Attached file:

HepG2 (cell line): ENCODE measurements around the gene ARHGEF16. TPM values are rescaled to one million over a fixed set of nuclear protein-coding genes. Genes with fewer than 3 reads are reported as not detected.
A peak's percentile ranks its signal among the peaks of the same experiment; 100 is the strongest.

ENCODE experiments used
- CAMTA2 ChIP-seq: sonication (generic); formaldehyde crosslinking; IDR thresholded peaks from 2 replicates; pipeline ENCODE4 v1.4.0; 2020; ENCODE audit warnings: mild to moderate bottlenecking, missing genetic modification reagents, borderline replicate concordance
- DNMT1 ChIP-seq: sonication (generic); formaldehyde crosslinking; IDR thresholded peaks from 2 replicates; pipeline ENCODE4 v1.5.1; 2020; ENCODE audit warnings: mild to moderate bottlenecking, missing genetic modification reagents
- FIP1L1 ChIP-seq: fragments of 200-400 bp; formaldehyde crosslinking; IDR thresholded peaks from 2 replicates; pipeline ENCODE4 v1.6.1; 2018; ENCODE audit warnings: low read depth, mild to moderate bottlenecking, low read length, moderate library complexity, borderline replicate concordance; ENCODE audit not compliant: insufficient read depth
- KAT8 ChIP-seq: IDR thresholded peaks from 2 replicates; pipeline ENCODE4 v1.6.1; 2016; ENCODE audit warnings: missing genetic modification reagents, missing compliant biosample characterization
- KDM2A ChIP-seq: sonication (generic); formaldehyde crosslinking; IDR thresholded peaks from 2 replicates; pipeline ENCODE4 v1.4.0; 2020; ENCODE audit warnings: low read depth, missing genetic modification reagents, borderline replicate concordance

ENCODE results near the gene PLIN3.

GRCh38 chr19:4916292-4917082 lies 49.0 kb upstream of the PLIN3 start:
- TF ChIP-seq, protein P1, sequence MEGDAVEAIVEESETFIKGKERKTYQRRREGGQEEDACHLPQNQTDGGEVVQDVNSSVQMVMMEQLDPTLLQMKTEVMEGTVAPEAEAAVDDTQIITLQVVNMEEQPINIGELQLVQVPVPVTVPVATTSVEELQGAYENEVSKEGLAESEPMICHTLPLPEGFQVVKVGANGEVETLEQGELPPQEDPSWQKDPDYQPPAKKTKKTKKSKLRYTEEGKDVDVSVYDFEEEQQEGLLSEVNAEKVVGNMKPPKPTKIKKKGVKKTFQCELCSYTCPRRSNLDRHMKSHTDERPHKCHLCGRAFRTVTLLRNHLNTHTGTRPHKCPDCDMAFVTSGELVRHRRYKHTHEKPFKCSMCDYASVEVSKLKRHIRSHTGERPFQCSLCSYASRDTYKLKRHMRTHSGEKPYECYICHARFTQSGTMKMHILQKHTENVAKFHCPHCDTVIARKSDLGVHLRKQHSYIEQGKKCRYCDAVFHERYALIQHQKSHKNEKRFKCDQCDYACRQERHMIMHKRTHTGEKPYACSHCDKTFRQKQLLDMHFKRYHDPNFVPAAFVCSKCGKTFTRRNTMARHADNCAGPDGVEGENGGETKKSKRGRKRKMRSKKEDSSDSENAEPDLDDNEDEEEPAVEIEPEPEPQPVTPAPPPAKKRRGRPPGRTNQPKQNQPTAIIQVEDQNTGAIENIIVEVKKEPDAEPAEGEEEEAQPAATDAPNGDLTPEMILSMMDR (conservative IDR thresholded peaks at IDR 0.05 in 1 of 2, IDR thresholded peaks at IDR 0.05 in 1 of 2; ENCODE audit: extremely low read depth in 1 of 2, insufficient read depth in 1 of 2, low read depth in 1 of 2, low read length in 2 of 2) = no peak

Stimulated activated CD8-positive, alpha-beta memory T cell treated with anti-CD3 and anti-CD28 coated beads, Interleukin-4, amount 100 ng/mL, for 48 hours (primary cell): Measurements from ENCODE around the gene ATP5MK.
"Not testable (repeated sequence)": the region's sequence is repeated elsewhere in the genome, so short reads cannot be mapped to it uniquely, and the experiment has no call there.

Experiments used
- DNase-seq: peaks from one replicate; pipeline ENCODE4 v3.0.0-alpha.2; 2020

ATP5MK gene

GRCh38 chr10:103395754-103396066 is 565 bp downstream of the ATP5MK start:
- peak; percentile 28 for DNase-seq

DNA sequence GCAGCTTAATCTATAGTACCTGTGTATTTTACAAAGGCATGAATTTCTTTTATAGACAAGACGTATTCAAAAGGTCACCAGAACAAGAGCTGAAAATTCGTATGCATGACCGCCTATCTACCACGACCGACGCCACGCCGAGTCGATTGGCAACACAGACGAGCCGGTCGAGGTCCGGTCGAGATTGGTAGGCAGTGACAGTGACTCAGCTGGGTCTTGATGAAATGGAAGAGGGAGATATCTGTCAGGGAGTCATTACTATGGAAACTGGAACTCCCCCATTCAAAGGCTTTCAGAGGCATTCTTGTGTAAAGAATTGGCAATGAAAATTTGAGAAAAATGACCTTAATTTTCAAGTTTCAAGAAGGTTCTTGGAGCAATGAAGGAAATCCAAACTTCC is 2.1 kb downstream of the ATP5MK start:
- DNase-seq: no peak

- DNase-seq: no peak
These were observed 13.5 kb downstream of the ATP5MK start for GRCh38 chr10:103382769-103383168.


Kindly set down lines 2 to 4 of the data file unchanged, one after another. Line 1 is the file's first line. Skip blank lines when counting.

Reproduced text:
A peak's percentile ranks its signal among the peaks of the same experiment; 100 is the strongest.

ENCODE experiments used
- CAMTA2 ChIP-seq: sonication (generic); formaldehyde crosslinking; IDR thresholded peaks from 2 replicates; pipeline ENCODE4 v1.4.0; 2020; ENCODE audit warnings: mild to moderate bottlenecking, missing genetic modification reagents, borderline replicate concordance